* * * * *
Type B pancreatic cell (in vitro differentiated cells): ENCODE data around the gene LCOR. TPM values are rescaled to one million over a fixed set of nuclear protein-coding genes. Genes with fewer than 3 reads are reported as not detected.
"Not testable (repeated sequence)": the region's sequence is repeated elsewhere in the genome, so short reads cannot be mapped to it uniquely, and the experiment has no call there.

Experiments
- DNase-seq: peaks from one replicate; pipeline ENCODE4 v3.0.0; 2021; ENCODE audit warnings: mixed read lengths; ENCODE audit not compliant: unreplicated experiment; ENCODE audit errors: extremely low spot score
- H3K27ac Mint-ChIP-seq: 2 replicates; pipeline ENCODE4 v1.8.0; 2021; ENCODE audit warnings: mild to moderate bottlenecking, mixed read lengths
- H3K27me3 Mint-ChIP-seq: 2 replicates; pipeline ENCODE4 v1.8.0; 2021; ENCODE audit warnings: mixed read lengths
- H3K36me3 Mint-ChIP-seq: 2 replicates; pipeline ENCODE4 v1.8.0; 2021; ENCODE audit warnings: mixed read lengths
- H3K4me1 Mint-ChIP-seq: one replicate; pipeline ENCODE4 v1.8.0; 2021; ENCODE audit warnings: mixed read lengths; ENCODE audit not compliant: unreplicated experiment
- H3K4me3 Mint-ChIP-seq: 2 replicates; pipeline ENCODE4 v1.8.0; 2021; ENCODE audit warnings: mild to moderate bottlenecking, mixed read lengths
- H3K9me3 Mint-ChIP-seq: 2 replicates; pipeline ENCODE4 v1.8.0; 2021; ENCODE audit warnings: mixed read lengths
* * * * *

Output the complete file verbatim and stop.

Type B pancreatic cell (in vitro differentiated cells): ENCODE data around the gene LCOR. TPM values are rescaled to one million over a fixed set of nuclear protein-coding genes. Genes with fewer than 3 reads are reported as not detected.
"Not testable (repeated sequence)": the region's sequence is repeated elsewhere in the genome, so short reads cannot be mapped to it uniquely, and the experiment has no call there.

Experiments
- DNase-seq: peaks from one replicate; pipeline ENCODE4 v3.0.0; 2021; ENCODE audit warnings: mixed read lengths; ENCODE audit not compliant: unreplicated experiment; ENCODE audit errors: extremely low spot score
- H3K27ac Mint-ChIP-seq: 2 replicates; pipeline ENCODE4 v1.8.0; 2021; ENCODE audit warnings: mild to moderate bottlenecking, mixed read lengths
- H3K27me3 Mint-ChIP-seq: 2 replicates; pipeline ENCODE4 v1.8.0; 2021; ENCODE audit warnings: mixed read lengths
- H3K36me3 Mint-ChIP-seq: 2 replicates; pipeline ENCODE4 v1.8.0; 2021; ENCODE audit warnings: mixed read lengths
- H3K4me1 Mint-ChIP-seq: one replicate; pipeline ENCODE4 v1.8.0; 2021; ENCODE audit warnings: mixed read lengths; ENCODE audit not compliant: unreplicated experiment
- H3K4me3 Mint-ChIP-seq: 2 replicates; pipeline ENCODE4 v1.8.0; 2021; ENCODE audit warnings: mild to moderate bottlenecking, mixed read lengths
- H3K9me3 Mint-ChIP-seq: 2 replicates; pipeline ENCODE4 v1.8.0; 2021; ENCODE audit warnings: mixed read lengths